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It’s Possible Arizona Has an Even Bigger Race Problem Than I Thought

June 7th, 2010

As part of a larger mural project, painters created a mural on one side of an elementary school facing a roadway. The mural’s theme was “Go Green,” and featured four boys using green transportation–walking and riding bikes among images of nature. So, how could this possibly generate racist hatred? Well, this:


No, not the woman in front of the mural. It’s the kid prominently featured in the mural. Specifically, the fact that he’s not white. The image is based upon a student at the school who is of Hispanic origin.

For a few months, while painters were putting the mural up, they endured a steady stream of racist shouts from passing cars. Among the most common comments: “You’re desecrating our school!” “Get the nigger off the wall!” “Get the spic off the wall!” Comments on a newspaper web site said the mural was “ugly,” “tacky,” and “ghetto.” Callers complained of “graffiti” and “forcing diversity down our throats.”

Wow. That’s almost like 1960’s Mississippi or something. Now, seriously, how screwed up do people in a community have to be to spout such racist crap because of a mural like that?

Apparently, screwed up enough that the school district gave the artists a directive: lighten up the face.

More was vocalized by Prescott City Councilman Steve Blair, who had a local radio talk show. On May 21, he got onto the topic by starting with the phrase, “I am not a racist individual, but….” Right there we have a red flag. You know that any statement starting with “I am not a racist individual” will have a pretty strong dose of racism. And the fact that he followed it with the word “but” is telling; that conjunction is contrasting, meaning that the following phrase contains meaning opposite from the preceding one, as in “I don’t like romance novels, but I loved that one.”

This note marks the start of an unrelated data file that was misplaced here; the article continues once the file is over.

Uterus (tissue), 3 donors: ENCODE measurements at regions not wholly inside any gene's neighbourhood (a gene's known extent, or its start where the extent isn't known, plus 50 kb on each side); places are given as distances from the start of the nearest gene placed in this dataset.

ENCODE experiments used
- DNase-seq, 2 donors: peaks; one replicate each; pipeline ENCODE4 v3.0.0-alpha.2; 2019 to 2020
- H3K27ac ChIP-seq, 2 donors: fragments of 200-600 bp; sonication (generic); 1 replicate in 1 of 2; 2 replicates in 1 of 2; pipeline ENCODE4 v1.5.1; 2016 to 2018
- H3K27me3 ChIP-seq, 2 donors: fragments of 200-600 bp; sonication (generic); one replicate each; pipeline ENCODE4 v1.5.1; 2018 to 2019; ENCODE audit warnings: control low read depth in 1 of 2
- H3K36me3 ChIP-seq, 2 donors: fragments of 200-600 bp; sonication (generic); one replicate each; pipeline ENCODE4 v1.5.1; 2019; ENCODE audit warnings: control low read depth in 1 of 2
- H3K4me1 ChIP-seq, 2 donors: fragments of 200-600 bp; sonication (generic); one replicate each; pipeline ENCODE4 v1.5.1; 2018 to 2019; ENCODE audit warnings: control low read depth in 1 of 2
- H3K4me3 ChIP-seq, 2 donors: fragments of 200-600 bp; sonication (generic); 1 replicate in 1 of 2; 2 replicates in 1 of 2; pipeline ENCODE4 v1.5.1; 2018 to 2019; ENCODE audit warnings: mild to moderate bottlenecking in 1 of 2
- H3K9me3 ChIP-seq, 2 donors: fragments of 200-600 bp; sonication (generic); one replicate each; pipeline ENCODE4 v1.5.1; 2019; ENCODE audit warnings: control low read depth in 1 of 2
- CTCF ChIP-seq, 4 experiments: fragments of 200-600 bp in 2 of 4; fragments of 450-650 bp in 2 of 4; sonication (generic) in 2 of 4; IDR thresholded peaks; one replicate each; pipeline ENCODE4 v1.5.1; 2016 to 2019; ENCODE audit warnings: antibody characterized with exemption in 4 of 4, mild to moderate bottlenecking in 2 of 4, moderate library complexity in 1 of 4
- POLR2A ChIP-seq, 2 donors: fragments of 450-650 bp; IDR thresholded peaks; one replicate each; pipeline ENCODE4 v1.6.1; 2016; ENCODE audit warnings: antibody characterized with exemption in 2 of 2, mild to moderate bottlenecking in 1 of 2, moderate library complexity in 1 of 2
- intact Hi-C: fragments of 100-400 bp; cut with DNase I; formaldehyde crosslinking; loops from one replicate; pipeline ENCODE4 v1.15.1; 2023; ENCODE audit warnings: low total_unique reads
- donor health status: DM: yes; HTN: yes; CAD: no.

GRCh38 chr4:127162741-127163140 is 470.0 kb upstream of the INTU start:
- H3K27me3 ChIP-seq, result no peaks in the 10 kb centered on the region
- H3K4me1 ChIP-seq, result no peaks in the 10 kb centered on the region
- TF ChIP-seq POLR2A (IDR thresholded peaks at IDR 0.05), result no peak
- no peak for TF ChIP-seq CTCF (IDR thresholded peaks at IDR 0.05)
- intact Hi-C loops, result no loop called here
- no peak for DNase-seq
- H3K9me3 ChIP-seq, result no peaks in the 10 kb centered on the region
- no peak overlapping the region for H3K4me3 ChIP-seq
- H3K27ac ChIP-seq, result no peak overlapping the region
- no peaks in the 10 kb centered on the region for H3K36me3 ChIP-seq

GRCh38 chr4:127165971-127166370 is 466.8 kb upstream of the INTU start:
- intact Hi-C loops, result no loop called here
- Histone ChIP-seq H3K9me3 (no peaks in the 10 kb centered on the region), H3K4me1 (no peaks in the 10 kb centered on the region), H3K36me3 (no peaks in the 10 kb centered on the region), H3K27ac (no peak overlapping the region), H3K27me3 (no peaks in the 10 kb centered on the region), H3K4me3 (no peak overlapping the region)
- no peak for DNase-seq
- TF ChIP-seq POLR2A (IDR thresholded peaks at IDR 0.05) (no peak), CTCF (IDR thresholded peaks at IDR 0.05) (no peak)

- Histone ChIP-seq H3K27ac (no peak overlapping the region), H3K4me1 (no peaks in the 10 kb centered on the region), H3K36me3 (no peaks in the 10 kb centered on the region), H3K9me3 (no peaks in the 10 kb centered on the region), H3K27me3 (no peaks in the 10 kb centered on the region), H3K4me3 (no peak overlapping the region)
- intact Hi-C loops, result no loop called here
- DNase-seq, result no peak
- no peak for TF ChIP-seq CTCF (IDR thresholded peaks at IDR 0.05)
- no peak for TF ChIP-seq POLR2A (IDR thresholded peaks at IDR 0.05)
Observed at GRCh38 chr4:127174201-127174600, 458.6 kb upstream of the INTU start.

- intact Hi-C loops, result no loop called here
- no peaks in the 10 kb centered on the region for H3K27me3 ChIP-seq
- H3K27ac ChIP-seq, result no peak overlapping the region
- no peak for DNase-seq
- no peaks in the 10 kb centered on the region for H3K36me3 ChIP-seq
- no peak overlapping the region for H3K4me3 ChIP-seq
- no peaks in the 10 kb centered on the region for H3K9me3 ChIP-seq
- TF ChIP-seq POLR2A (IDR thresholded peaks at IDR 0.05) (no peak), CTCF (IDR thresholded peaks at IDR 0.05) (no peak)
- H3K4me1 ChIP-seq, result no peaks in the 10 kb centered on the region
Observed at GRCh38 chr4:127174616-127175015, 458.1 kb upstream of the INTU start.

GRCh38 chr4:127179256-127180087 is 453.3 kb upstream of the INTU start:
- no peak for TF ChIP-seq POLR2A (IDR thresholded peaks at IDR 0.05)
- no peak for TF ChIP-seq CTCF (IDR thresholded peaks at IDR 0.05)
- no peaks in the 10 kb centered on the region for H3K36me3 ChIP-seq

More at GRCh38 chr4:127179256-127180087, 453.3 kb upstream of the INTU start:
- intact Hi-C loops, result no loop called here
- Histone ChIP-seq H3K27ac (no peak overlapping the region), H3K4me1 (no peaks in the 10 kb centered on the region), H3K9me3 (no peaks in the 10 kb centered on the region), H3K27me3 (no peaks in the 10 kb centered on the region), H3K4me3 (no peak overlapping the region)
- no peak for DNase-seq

Blair’s full statement: “I am not a racist individual, but I will tell you depicting a black guy in the middle of that mural, based upon who’s president of the United States today and based upon the history of this community when I grew up, we had four black families – who I have been very good friends with for years – to depict the biggest picture on that building as a black person, I would have to ask the question, ‘Why?’”

Welcome to post-racial racism.

Several interesting cues in there. First of all, what the hell does Obama have to do with this? The fact that Blair hit on that shows that he’s got Obama hatred on the brain. If the mural was made two years ago and featured a white kid, would it have been “based upon” Bush? Clearly this guy has issues with the president which are linked in with his reaction here.

Second, “we had four black families – who I have been very good friends with for years” is the classic “some of my best friends are black” statement, almost universally used in racist statements, as a way of legitimizing the speaker as somehow non-racist, as if liking specific people in a racial group means that you can’t possibly hate the group in general.

And finally, his question: Why depict the biggest picture on the wall as a person of color? The answer, of course, is why not? Now, I am not suggesting that there is not a tendency to emphasize diversity in public murals or other works depicting people, it is quite common. But the real question here is, what’s wrong with that? Does Blair not want his kids exposed to other children of color? Is he offended that a minority face got “more screen time” or “better representation”? More likely, he is simply offended by the idea that someone thought it would be a good idea to express a level of diversity in the community–a thought Blair made clear by saying, “I’m not a racist by any stretch of the imagination, but whenever people start talking about diversity, it’s a word I can’t stand.” Again with the “I’m not racist, but” bit. And his use of the contrasting conjunction is logically sound: “I’m not racist” certainly contrasts with “I hate diversity.”